CATALYST Issue 6 - Page 6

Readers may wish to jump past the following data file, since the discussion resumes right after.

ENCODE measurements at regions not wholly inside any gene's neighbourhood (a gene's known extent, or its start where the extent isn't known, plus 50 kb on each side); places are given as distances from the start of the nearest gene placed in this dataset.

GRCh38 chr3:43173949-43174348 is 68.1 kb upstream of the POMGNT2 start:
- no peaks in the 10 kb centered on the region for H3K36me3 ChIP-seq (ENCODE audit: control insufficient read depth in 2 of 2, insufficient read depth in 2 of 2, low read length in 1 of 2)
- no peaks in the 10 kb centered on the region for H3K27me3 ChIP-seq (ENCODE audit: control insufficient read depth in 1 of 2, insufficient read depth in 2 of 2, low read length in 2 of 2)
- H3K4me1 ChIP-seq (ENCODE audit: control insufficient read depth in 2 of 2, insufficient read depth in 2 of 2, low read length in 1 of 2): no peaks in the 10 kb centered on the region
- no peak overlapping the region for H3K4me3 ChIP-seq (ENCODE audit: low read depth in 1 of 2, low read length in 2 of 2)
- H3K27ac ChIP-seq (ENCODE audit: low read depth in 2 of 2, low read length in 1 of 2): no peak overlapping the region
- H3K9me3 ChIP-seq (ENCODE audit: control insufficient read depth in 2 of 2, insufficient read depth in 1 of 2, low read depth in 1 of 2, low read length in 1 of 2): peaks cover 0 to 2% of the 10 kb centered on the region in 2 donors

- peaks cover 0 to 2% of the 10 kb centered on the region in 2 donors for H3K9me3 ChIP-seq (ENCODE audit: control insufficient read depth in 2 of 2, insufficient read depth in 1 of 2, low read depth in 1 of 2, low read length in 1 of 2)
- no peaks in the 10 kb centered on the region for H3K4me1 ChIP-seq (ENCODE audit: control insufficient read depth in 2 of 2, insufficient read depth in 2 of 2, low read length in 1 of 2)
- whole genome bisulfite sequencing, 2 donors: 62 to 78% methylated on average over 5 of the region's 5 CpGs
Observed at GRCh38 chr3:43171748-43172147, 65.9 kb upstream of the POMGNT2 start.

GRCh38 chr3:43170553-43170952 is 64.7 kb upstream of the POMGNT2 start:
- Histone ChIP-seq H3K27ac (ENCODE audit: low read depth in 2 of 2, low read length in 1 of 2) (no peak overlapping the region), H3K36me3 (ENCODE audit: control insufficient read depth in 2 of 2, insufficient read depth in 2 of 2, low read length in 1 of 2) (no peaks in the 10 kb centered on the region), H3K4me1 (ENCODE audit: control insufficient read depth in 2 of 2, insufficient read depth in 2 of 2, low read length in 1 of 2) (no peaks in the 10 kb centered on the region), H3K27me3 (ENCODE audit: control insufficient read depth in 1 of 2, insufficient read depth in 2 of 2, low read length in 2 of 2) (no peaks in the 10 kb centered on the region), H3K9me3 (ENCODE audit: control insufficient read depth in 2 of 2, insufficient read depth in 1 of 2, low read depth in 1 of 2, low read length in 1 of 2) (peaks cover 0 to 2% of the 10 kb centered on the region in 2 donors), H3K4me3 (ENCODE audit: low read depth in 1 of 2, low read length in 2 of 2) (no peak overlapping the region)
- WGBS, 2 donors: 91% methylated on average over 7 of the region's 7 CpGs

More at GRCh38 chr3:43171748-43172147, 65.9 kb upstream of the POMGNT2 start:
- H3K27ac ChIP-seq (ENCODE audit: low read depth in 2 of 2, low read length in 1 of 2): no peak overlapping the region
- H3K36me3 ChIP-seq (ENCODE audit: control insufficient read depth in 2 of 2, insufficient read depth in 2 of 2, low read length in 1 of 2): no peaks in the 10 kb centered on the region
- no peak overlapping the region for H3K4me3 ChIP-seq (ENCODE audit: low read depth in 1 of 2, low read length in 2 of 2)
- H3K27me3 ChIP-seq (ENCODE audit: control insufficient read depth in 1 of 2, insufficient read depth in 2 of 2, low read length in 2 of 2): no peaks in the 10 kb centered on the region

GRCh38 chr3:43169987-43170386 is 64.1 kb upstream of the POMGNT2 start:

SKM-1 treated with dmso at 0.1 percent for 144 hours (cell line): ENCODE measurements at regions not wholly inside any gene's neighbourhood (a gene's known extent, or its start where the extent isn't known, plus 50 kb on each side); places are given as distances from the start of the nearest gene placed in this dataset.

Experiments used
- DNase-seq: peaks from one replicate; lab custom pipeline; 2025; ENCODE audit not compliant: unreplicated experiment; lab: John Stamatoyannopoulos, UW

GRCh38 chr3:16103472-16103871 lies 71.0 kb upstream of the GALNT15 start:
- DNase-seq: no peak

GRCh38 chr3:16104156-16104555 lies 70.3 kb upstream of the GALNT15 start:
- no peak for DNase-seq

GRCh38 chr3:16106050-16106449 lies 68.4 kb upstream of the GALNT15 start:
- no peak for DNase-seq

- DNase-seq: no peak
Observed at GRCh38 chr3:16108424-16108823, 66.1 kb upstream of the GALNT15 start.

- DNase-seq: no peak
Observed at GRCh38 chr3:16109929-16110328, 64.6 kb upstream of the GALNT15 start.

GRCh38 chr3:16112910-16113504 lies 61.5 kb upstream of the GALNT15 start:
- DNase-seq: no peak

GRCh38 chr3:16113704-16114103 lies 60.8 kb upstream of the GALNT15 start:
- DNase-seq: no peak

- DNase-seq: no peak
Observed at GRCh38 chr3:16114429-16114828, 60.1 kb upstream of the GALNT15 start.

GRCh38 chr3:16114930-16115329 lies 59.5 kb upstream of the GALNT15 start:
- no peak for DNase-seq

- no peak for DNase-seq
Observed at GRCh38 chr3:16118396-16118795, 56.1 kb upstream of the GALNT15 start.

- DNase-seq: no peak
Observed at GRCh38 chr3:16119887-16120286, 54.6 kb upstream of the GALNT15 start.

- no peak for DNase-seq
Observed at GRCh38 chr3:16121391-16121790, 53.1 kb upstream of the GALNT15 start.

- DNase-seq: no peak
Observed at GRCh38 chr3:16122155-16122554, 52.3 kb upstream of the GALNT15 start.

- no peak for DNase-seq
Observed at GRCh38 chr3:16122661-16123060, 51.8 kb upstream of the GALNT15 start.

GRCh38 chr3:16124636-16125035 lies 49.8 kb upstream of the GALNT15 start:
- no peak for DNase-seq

Catalyst | Dexterity D How to realign your talent Jonathan Trevor For your organisation to thrive in the face of disruption, bold realignment will be necessary, writes Saïd Business School’s Jonathan Trevor. Out of the disruption stemming from the global COVID-19 pandemic comes a rare opportunity for established businesses: to change the fundamentals of their enterprise for the better, and in ways that might not ordinarily be possible or palatable. Whether your organisation is a commercial, public-sector or social enterprise (or a hybrid of all three), the question to ask is “what should be different (potentially radically) about it and its talent to ensure it is equipped to succeed in the long term?” All leaders should adopt a strategic approach to aligning their organisation over the short and long term. Strategic alignment is where all elements of an enterprise – including its business strategy and its people – are arranged (and rearranged) in such a way as to support the fulfilment of its purpose. These and other elements form an enterprise value chain, which is only as strong as its weakest link. While a business’s purpose is its enduring ‘north star’, other links in the value chain are dynamic and should change in step with the external environment, especially in times of disruption. Misalignment between an enterprise’s business strategy and its talent limits its performance Considerations for talent leaders There is no universal, one-size-fits-all prescription for effective talent management. When realigning their organisation for the long term, talent leaders should be guided by their unique circumstances, plus the two fundamental principles of vertical and horizontal alignment. 1 Vertical alignment. Vertical alignment refers to the degree to which the enterprise’s valuable organisational resources and functions, including talent management, support its business strategy. For instance, what are the talent requirements (in the form of employee behaviour, skills and knowledge) of your business strategy over the next five to 10 years? Strategies maximising economies of scale (selling as much product as possible at the least possible cost of operation) require very different employee attributes to, for example, a strategy emphasising customer responsiveness and customisation (even personalisation) of products and services. Efficiency-based strategies typically require high levels of routine, close teamwork, intense productivity and error-reducing behaviour. By contrast, customer-centric strategies require people who are nimble enough to respond to different or changing customer preferences, who show a tolerance for ambiguity and who are self-starters, able to show initiative. Misalignment between an enterprise’s business strategy and its talent limits its performance. How are you trying to respond to the demands of customers and stand apart from competitors? What is the ideal form and function of your talent? 2 Horizontal alignment. Horizontal alignment refers to the degree to which an organisation’s talent – its core human capital – is integrated with other valuable resources. For instance, how well is your talent strategy integrated with your technology strategy? Beyond the automation of routine tasks, advanced artificial intelligence will be used, increasingly, to augment complex nonroutine and cognitive tasks that were previously solely performed by humans. Different functional strategies and capabilities – from HR (human capital) to real estate (physical capital) and operations (organisational capital) to informational technology (technological capital) should complement each other as much as possible. Together, they support the development of a business’s core capabilities, allowing it to implement its strategy effectively. However, in reality, functional strategies often collide due to fragmented working, cross-functional ‘turf wars’, competing assumptions and the absence of shared strategic direction. The result is to introduce harmful misalignment into the engine room of your enterprise. How well aligned are your corporate functions? How well does your talent strategy support your organisation’s technology strategy and vice versa? Be bold Of course, diversified enterprises with multiple lines of business may require more than one talent strategy. Each needs to be vertically and horizontally aligned to be fit for purpose. Talent leaders should segment their human capital – their talent – to the same degree as their colleagues in marketing segment their customers. Times of upheaval often result in significant change and in new ways of doing things. Some organisations will always emerge from severe disruption stronger than others; some will even emerge stronger than they were previously. Where they do, it will be because their leaders have embraced change and envisioned how to realign their enterprise to enable it to thrive in the future. Dr Jonathan Trevor advises leaders in all sectors and is an associate professor of management practice at the University of Oxford’s Saïd Business School and author of Align: A Leadership Blueprint for Aligning Enterprise Purpose, Strategy and Organization.